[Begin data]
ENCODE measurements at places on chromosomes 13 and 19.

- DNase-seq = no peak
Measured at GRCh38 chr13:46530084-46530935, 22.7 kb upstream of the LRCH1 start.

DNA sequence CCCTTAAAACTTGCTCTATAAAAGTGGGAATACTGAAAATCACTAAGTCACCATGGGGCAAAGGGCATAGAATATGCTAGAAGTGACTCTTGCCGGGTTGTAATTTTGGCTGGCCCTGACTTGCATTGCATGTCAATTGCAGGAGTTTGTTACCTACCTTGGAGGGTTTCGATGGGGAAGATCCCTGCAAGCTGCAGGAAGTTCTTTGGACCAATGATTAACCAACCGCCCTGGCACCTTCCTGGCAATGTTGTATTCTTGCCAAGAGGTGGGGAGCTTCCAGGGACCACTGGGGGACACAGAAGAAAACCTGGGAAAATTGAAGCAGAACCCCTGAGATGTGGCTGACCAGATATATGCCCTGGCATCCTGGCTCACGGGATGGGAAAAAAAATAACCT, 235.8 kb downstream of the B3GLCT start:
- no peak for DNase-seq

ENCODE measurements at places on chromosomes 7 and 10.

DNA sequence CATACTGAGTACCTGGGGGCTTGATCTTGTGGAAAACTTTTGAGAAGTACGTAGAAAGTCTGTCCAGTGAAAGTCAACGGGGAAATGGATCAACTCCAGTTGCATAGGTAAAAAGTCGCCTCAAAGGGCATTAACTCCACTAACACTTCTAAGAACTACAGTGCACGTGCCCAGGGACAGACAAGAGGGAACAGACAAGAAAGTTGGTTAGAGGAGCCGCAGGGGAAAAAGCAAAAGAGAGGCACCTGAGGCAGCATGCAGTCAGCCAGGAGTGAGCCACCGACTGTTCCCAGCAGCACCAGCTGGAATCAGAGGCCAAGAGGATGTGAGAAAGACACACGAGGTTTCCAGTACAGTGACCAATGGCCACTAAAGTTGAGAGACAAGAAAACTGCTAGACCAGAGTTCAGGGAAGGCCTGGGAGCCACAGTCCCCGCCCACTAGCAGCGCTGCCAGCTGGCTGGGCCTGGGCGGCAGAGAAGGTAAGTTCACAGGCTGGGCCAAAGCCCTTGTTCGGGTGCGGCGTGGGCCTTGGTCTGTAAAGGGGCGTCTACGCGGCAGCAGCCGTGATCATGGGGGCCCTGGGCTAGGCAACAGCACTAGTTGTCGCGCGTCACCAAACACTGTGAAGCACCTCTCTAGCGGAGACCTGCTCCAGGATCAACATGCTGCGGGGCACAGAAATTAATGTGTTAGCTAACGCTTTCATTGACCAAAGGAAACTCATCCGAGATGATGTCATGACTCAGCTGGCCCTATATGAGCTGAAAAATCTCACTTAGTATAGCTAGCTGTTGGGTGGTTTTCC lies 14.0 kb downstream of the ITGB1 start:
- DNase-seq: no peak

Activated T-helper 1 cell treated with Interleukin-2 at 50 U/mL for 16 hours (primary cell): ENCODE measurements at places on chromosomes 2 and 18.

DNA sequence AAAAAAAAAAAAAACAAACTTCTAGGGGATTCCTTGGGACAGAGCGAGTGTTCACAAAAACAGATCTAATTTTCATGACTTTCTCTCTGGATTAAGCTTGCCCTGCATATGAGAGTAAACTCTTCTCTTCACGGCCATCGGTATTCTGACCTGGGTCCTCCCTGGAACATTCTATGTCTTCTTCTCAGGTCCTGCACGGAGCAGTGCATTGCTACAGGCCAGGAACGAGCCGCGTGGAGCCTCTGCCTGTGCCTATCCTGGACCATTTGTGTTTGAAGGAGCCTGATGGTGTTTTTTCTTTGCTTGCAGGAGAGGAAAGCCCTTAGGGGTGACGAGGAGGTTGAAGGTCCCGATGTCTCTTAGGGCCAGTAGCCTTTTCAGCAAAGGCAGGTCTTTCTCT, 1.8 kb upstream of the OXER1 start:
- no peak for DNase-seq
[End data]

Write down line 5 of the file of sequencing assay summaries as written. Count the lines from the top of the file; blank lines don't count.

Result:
- no peak for DNase-seq